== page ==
Want more? That’s about all there is. There are lots of details when it comes to the act of writing the book, how versions are managed, the writing schedule, promotion (if you get any), how you split the oodles of cash with your co-authors, if any (authors I mean, there will be very little cash), that sort of thing.  Networking is a useful tool. I wrote my second book because I happened to be at a publishing party for an author and I ran into his editor. A short conversation and a couple of emails later… I’m losing sleep and skipping exercise for very little money. Having friends and contacts will lead toward getting partnered up for a book. That’s how you can get tapped to write a chapter or three.

Still reading or have you all long ago stopped reading because this book writing thing is way too much of a pain?

Would I do it again? In a heart beat.

Permalink 9 Comments

Buck Woody on Code Writing Code

February 16, 2010 at 10:33 am (nHibernate) (, , )

I realize I’m prejudiced, being one of those evil DBA’s & all, but I can’t help but agree with him. It’s a short post, but worth the read.

Permalink Leave a Comment

nHibernate Database, First Look

February 15, 2010 at 1:39 pm (nHibernate, SQL Server 2008) (, , , )

I’m getting my first look at a full-fledged nHibernate database developed by consultants for our company. I thought I’d share my initial impressions. I’ll be capturing trace events from the database over the next couple of weeks, so I’ll be following up on the behavior of nHibernate within this database as well.

The first thing I saw & thought was, “Foreign key constraints. Thank the gods.” That really is good news. I was frankly concerned that they might go with the “let the code handle it” approach. There are quite a few null columns. I’m also seeing tons & tons of nvarchar(255) which must the default string size. Lots of bit fields too. They also used bigint in a lot of places too. None of this is definitively good or bad, just observations.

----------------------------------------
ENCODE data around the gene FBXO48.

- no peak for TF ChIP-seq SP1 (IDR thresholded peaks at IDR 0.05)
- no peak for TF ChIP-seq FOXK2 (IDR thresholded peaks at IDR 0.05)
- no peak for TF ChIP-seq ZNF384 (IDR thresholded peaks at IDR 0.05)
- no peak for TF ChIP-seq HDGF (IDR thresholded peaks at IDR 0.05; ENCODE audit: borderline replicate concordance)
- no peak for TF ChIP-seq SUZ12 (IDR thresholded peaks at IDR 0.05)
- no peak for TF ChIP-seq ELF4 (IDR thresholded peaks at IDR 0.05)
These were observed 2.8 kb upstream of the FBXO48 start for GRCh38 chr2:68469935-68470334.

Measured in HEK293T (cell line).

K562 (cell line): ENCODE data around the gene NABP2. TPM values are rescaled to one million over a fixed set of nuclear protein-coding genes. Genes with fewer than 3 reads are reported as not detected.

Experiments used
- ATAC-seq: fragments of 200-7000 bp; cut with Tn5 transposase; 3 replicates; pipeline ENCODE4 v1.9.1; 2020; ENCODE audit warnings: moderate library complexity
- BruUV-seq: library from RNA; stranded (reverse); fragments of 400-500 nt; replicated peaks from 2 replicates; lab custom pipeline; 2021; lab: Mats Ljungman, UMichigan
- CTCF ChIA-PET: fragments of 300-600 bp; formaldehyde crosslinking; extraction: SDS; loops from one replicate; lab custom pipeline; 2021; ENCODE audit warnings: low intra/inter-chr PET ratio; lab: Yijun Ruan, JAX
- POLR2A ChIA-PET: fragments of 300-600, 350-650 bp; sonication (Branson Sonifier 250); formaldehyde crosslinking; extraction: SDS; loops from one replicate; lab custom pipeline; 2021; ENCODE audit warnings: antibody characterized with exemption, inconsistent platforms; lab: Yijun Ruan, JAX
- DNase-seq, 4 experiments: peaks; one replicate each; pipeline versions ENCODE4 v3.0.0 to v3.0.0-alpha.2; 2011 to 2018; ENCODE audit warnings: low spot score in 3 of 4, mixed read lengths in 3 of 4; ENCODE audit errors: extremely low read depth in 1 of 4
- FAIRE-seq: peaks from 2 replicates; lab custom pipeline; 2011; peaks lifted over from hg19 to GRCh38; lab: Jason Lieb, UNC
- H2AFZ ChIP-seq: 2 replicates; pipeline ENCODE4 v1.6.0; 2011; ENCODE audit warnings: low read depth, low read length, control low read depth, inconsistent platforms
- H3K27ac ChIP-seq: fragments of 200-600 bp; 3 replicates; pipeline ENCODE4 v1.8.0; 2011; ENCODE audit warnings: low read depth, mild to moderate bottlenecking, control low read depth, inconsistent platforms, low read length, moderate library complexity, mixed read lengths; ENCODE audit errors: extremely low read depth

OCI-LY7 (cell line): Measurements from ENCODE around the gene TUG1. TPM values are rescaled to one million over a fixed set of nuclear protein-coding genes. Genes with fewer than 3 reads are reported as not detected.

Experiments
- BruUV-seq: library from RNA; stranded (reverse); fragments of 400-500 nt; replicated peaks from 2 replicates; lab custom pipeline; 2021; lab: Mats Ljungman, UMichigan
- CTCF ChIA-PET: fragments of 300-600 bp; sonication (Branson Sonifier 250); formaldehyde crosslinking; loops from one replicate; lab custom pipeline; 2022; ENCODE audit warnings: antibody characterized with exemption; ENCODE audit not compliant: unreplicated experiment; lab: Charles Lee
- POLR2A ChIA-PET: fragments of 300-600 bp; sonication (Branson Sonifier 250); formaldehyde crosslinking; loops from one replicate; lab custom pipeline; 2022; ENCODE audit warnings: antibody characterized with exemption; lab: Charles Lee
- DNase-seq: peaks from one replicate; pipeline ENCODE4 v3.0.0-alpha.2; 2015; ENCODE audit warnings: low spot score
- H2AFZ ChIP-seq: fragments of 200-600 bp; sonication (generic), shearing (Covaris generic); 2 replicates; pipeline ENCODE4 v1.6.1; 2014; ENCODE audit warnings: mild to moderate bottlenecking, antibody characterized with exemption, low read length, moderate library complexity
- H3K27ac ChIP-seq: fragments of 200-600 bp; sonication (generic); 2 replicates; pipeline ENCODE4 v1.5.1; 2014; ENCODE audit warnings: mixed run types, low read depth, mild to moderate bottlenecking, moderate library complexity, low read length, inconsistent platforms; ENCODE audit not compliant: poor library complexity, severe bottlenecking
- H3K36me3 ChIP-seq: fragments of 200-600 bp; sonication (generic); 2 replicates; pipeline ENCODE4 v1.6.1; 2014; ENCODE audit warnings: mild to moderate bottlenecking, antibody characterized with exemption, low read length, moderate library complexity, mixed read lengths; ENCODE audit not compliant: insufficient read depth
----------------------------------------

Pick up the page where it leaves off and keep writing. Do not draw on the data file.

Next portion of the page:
There are tables that lack a primary key. That raises a bit of a concern. The primary keys I’ve looked at have all been clustered, which isn’t too problematic since that’s probably the primary access path. There are a few unique constraints on some of the tables too.

Overall though, I don’t see anything that, at first glance, makes me want to run screaming from the room (or pick up a big stick & start looking for developers).  The devil is no doubt in the details. Time to get started looking at the trace events.

Permalink 4 Comments

SQL Saturday #34 Wrap-up

February 1, 2010 at 11:35 am (PASS) (, , )

Whew!

It’s over. New England Data Camp v2, aka, SQL Saturday #34, was completed on Saturday. Going in we had maxed out our online registrations at 500, an accomplishment by itself. During registration on the day of the event, we  shut down registration and just started waving people through the door at 300. Our best guess at the total attendance was 340 (not the 375 I tweeted during the delirium of the day). There were a couple of minor glitches and one major one. The major glitch was not enough vegetarian food. We just ran out. Everyone else seemed to get a meal. We had just a few, read that 3 or 4, sandwhiches at the end of the day.

I want to personally thank Adam Machanic for all the hard work he did putting the thing together. It wouldn’t have happened at all without him and it was as good as it was because of him. Just as much thanks goes out to Jim O’Neil of Microsoft for all his assistance putting things together. We also had a lot of help from Chris Bowen, also of Microsoft. Thanks guys.

Our sponsors were excellent people. In no particular order, Confio, Expressor, Microsoft, PASS, Idera and Quest all stepped up and helped us out. I want to thank them personally, and if you attended the event and got anything useful out of it, you should thank them as well. Around the same time next year guys, please.

We also got some support from O’Reilly who sent us some swag. Same goes for Processor Magazine. We gave away everything they sent us and could have used more.

I also want to thank the speakers. We had industry heavy weights and people speaking for the first time and everything else in between. I didn’t see all the speakers or all the rooms, but I made a point of getting around and sitting through sessions when I could. I learned stuff. I saw great presentations and I saw full rooms. You guys rocked and rocked hard. Good job and thank you for all your time and effort.

Finally, I want to thank everyone who came. It was a great community event and everyone I spoke with seemed to have managed to pull something out of it, networking, learning, or teaching.

Permalink 4 Comments